The three embark on a journey across the scarred remains of New Mexico-- escaping the Riders who use human sacrifice to appease their Good Mother, various men scrambling for luck, and a deranged lone survivor of a plague. When Riley is shot and forced into the Breeder's hospital, she learns the horrible fate of her mother—a fate she'll share unless she can find a way out.

This totally makes sense! See, I'm NOT turning into a lunatic, I'm just unconsciously preparing for the end of the world. After reading so many dystopia/post-apocalyptic books, I was starting to question my sanity there. Reading this was actually very relieving. :)
So, do you read a lot of dystopian/post-apocalyptic books? What do you think of Katie French's theory? Relieved? Maybe not?

Monday, August 26, 2013

Write A Book Without Writing It

Do you want to be an author? Or would you like to have your own e-book to sell on the Internet?

Maybe you just want an e-book to give away as a promotion for your products or services. At the same time you realize a popular e-book will be useful in building your reputation as an expert in a particular field.

If having your own e-book is on your wish list, you don’t have to spend hours punching a computer keyboard to make that wish come true. In fact, your book may already have been written. And it’s just waiting to earn you cash and recognition.

How is this possible? Through the power of the public domain.

There is a world of books, courses, songs, poems and stories in the public domain... all with expired copyright protection, or never having been copyrighted material. In other words, you and I are allowed to use this content in any way we want.

For example, you can find books and courses that were published before copyright laws existed or perhaps the copyright has expired. Creators of other material may not have bothered with a copyright or may have donated their work into the public domain. Also, there is a staggering amount of material published every year by the U.S. government that is available to you copyright free.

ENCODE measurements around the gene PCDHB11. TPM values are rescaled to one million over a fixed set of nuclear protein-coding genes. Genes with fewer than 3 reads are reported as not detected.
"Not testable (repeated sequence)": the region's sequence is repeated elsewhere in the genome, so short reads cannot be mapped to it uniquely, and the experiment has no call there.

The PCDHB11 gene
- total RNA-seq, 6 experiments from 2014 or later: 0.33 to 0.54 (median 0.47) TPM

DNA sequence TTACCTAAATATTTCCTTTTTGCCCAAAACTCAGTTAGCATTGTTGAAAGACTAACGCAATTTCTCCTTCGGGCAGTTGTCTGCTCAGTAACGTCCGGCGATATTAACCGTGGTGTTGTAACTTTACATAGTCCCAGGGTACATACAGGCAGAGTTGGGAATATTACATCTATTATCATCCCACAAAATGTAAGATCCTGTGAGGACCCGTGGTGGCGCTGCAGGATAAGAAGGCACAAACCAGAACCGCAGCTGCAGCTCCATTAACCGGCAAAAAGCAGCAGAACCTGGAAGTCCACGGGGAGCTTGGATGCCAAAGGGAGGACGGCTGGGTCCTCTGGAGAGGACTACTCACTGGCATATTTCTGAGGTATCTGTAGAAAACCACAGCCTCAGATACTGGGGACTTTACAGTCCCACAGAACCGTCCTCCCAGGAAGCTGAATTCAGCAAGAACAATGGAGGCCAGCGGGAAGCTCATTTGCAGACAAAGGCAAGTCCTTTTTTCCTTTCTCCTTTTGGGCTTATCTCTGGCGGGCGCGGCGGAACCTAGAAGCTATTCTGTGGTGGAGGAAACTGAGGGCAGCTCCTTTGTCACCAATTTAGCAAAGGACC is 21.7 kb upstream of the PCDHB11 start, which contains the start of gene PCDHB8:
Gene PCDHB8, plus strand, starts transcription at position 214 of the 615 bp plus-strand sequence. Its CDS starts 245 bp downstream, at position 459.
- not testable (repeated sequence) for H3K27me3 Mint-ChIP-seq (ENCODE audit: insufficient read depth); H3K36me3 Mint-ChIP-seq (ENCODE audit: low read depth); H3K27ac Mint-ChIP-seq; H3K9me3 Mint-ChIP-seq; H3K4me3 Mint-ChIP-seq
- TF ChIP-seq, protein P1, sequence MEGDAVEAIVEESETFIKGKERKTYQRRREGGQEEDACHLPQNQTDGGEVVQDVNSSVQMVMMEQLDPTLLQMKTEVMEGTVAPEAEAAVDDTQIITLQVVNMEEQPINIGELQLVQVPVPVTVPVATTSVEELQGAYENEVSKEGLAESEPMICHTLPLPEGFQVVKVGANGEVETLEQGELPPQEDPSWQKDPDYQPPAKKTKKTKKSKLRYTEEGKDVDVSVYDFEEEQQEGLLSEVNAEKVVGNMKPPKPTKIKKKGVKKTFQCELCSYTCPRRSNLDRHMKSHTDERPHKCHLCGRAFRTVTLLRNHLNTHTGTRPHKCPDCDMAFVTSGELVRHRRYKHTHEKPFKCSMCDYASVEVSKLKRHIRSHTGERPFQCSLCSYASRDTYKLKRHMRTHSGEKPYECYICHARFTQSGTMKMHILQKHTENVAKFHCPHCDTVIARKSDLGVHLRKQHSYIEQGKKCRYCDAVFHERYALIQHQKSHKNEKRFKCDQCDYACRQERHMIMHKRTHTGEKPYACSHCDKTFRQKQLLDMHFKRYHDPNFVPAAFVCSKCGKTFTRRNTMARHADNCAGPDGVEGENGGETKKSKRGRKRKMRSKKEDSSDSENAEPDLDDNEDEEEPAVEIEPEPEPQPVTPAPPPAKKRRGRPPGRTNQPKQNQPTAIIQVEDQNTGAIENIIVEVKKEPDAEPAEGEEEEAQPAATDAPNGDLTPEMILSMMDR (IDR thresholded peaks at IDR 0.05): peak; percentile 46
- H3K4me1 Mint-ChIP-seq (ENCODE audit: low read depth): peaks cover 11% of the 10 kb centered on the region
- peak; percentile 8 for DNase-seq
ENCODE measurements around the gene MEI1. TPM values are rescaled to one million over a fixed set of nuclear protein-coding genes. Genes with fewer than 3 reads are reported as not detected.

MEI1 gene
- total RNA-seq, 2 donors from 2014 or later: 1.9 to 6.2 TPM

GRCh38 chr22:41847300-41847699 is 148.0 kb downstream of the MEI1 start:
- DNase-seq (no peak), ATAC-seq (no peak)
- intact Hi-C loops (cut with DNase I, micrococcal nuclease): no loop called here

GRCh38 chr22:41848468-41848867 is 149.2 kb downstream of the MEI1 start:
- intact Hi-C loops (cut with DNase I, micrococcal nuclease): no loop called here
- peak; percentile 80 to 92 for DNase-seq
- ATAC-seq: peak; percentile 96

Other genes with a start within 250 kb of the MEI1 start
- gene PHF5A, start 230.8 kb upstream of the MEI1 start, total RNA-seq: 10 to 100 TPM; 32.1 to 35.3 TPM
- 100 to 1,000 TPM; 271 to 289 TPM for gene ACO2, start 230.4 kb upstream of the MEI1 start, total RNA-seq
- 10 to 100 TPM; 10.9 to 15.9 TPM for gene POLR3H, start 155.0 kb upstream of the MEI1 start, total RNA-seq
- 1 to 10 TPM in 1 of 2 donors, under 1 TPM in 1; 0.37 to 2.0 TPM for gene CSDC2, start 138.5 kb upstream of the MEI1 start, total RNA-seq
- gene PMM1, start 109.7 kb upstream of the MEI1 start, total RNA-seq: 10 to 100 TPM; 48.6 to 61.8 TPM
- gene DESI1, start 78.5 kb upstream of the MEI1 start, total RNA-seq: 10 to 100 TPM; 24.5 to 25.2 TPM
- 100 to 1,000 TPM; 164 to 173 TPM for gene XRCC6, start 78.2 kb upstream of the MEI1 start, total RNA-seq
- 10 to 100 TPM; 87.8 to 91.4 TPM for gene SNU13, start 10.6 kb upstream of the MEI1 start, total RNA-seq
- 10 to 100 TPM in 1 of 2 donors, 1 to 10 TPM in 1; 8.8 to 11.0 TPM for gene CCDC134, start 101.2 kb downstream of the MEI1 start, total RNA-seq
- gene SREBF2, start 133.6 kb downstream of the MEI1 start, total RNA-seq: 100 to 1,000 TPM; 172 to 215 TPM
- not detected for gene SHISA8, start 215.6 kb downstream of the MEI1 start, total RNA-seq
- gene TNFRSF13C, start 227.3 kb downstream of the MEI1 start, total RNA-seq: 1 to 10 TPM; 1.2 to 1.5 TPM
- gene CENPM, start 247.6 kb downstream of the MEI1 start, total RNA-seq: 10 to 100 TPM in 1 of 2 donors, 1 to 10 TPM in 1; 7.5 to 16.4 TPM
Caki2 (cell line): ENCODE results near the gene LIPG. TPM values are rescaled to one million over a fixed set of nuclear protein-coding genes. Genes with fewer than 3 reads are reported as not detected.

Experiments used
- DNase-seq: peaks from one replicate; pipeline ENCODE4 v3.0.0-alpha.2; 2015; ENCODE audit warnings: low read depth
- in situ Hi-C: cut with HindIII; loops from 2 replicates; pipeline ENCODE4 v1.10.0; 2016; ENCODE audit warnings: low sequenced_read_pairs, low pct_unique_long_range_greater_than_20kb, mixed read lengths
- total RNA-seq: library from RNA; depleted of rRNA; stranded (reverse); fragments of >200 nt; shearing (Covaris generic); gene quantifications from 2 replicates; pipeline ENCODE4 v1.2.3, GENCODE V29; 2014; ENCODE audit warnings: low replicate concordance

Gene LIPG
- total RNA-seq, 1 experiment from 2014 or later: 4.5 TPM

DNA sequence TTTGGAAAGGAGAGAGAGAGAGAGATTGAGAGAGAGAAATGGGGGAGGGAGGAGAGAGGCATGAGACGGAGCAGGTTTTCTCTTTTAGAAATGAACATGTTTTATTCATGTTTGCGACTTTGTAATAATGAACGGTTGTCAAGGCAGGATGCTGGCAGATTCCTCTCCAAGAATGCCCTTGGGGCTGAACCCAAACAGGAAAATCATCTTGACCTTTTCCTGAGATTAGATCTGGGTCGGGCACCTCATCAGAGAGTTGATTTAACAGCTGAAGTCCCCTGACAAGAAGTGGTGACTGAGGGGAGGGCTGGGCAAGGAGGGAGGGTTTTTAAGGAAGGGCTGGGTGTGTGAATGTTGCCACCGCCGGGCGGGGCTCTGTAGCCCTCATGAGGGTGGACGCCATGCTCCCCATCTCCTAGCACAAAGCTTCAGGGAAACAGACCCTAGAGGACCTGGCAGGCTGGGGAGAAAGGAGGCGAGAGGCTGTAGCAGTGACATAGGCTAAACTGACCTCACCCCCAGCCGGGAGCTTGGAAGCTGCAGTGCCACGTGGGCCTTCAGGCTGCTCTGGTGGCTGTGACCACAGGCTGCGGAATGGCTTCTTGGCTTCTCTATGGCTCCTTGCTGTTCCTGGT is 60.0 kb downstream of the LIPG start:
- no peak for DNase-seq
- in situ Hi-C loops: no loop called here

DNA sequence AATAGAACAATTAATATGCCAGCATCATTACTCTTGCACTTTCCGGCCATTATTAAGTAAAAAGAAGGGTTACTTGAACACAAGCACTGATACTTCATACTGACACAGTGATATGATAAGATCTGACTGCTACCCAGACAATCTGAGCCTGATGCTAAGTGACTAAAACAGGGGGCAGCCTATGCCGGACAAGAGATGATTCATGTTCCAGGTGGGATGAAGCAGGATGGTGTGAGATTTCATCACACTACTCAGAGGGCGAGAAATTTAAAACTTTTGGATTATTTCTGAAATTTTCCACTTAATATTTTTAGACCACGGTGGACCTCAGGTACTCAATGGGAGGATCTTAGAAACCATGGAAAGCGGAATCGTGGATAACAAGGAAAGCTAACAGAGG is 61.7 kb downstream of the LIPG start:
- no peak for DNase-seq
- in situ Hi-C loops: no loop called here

How can you put this huge resource to work generating cash for you?

One individual discovered a lost book on strength building that contained a lot of valuable and forgotten information. He converted the book into a course and it is still selling strong. To date, that one book has earned him over a million dollars.

Where do you find this material? How do you determine whether it is truly copyright free? How do you convert it into a useable format that you can load into your computer for editing or printing?

You have two choices. You can do all this yourself. Though it could take weeks, perhaps months of research. It will require paying a lawyer to check for copyrights. And you can spend an enormous amount of time and money converting the book into a useable format on your computer.

Your second choice is to have all this done by someone else. Wow... was this ever a revelation to me! Instead of weeks, I had a public domain book ready to start selling in days. And within 48 hours, I had two sales that paid for my entire investment. Every sale since then has been 100% profit.

Forget all the research, the lawyers, the reformatting, and the expensive marketing tools. There are sites that will do all of that work for you.

Remember, one of the big reasons some people are making huge bucks on the Internet is because they leave the nitty gritty work to others. That gives them the freedom to concentrate on the important job of marketing.

If you get nothing else out of this article but that one truth, it can put you well on the road to success. Someone once said, "Never put off until tomorrow what you can do today."

My motto is, "Never do today what you can get others to do for you." Then use that time you save to think, plan and execute. Within an amazingly short time, you could become one of those people that we talk about as ‘making a killing on the Internet’.

Monday, August 12, 2013

Writing For My Daughter: Turn Your Ideas Into A Book